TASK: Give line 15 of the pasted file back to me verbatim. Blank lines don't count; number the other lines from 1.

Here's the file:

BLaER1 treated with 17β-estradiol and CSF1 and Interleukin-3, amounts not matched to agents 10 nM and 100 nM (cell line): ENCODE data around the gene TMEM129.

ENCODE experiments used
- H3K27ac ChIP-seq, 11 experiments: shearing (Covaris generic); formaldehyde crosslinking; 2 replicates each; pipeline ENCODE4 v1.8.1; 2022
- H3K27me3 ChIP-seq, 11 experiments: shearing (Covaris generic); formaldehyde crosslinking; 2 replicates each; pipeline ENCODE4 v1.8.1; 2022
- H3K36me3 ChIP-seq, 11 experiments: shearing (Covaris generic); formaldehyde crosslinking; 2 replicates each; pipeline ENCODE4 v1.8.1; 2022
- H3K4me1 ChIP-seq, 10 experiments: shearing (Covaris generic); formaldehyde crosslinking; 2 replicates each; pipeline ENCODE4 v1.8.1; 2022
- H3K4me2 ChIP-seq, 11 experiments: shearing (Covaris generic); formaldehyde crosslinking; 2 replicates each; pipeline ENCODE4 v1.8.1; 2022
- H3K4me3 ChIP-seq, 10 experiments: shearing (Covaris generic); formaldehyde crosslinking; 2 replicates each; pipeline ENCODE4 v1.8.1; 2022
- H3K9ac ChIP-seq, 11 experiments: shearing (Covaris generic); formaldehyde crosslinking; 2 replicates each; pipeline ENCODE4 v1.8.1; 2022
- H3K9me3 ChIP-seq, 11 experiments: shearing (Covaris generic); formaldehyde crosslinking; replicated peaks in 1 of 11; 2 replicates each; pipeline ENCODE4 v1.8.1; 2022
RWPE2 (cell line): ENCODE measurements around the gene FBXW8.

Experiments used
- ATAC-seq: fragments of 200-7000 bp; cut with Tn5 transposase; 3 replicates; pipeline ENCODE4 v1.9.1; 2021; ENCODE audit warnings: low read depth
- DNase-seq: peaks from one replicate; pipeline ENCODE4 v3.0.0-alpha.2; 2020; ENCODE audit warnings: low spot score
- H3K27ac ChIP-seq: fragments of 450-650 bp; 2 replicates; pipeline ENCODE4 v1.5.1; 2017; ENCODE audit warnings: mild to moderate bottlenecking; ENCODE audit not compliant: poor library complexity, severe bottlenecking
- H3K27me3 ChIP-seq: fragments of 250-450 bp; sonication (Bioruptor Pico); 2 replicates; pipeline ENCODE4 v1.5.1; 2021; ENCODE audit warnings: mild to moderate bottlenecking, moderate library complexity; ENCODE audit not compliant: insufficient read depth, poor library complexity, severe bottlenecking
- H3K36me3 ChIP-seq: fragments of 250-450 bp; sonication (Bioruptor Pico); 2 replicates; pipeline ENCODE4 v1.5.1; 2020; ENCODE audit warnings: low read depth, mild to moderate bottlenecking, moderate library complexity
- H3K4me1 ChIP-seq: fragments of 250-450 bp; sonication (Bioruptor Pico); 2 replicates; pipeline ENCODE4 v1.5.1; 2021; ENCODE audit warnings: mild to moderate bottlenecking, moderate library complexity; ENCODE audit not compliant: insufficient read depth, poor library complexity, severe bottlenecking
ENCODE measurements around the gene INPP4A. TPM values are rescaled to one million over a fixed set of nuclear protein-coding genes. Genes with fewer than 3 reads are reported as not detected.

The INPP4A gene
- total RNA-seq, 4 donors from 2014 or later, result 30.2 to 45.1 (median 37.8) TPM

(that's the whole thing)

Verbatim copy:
- H3K27ac ChIP-seq: fragments of 450-650 bp; 2 replicates; pipeline ENCODE4 v1.5.1; 2017; ENCODE audit warnings: mild to moderate bottlenecking; ENCODE audit not compliant: poor library complexity, severe bottlenecking